TH-CD-202-03: Enhancing Soft-Tissue CT Contrast for Radiation Therapy Using Mono-Energetic Decompositions of Dual Energy CT

Authors


Abstract

Purpose:

It is desirable to increase CT soft-tissue contrast to improve delineation of tumor target and/or surrounding organs at risk (OAR) in RT planning and delivery guidance. The purpose of this work is to investigate the use of monoenergetic decompositions obtained from dual energy (DE) CT to improve soft-tissue contrast.

Methods:

CT data were acquired for 5 prostate and 5 pancreas patients and a phantom with a CT Scanner (Definition AS Open, Siemens) using both sequential DE protocols and standard protocols. For the DE protocols, the scanner rapidly performs two acquisitions at 80 kVp and 140 kVp. The CT numbers of soft tissue inserts in the phantom (CTED/Gammex) were measured across the spectrum of available monoenergetic decompositions (40 to 140 keV) and compared to the standard protocol (120 kVp, 0.6 pitch, 18 mGy CTDIvol). Contrast, defined as the difference in the average CT number between target and OAR, was measured for all subjects and compared between the DE and standard protocols.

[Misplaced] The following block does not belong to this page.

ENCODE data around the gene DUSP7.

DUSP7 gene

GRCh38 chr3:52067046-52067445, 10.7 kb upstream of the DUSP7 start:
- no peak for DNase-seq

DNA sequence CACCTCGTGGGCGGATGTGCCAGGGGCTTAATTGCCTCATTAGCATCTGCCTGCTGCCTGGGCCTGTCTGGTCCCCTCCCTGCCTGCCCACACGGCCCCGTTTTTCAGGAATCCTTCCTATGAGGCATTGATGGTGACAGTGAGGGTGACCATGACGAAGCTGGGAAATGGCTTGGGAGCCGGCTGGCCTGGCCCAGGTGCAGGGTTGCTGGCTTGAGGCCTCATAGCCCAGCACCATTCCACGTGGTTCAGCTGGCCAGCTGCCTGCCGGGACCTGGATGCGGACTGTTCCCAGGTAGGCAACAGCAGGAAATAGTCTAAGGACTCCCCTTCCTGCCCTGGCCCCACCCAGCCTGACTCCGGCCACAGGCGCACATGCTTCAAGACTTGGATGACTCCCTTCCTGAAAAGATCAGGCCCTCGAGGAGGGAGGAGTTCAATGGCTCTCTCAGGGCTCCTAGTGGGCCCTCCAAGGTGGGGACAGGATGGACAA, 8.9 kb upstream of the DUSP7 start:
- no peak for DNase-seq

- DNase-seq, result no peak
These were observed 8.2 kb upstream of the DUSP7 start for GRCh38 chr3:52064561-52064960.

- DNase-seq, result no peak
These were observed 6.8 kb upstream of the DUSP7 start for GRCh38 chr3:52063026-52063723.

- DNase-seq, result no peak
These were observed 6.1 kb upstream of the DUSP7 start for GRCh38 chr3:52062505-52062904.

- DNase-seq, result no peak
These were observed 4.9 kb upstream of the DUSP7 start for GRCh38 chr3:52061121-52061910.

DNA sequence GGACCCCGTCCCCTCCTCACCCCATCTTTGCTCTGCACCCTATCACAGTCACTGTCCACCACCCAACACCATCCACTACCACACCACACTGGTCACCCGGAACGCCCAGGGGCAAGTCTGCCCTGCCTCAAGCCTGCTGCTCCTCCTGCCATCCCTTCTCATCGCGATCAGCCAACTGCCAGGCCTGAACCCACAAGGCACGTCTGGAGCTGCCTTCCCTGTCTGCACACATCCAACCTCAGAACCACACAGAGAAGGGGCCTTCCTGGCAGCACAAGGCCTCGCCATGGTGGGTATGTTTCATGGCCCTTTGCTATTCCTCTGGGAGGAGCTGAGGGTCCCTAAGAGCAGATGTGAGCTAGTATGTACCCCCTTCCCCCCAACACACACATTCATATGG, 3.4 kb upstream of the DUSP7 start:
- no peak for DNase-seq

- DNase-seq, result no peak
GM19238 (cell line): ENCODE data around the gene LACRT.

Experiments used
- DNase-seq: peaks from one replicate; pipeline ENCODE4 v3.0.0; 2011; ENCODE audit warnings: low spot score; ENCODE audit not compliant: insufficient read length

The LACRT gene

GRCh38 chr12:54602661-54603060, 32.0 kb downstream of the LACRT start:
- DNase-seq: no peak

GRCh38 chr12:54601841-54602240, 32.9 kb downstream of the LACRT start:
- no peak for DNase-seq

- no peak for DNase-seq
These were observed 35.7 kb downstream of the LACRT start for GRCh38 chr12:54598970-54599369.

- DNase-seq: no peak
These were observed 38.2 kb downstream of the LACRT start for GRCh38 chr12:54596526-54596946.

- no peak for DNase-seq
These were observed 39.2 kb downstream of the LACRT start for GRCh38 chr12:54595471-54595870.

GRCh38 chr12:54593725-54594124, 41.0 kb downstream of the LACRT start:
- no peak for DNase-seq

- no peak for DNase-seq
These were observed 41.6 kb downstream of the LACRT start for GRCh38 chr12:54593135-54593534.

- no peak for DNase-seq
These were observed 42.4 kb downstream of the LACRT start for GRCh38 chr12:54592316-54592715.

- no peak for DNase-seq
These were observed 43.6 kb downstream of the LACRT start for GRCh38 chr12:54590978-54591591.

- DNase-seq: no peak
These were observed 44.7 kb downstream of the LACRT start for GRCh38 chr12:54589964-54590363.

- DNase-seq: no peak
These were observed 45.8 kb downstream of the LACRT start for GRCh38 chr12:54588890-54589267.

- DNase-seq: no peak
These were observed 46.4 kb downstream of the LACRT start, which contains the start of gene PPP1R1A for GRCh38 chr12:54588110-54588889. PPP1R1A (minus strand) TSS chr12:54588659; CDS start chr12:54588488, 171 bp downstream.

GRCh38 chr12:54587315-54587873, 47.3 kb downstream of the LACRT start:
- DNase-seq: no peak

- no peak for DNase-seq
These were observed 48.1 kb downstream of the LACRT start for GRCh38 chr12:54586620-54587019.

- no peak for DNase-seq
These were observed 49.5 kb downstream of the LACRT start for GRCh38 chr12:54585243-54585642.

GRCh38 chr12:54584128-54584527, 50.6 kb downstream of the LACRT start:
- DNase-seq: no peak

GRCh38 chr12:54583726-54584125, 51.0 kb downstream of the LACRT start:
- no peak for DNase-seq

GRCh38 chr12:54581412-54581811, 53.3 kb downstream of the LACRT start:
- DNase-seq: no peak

Results:

Mono-energetic decompositions of the phantom demonstrate an enhancement of soft-tissue contrast as the energy is decreased. For instance, relative to the 120 kVp scans the Liver ED insert increased in CT number by 25 HU while the adipose ED insert decreased by 50 HU. The lowest energy decompositions featured the highest contrast between target and OAR. For every patient, the contrast increased by decomposing at 40 keV. The average increase in contrast relative to a 120 kVp scan for prostate patients at 40 keV was 25.05±17.28 HU while for pancreas patients it was 19.21±17.39 HU.

Conclusion:

Low energy monoenergetic decompositions from dual-energy CT substantially increase soft-tissue contrast. At the lowest achievable monoenergetic decompositions the maximum soft-tissue contrast is achieved and the delineation of target and OAR is improved. Thus it is beneficial to use DECT in radiation oncology.

Supported by Siemens.

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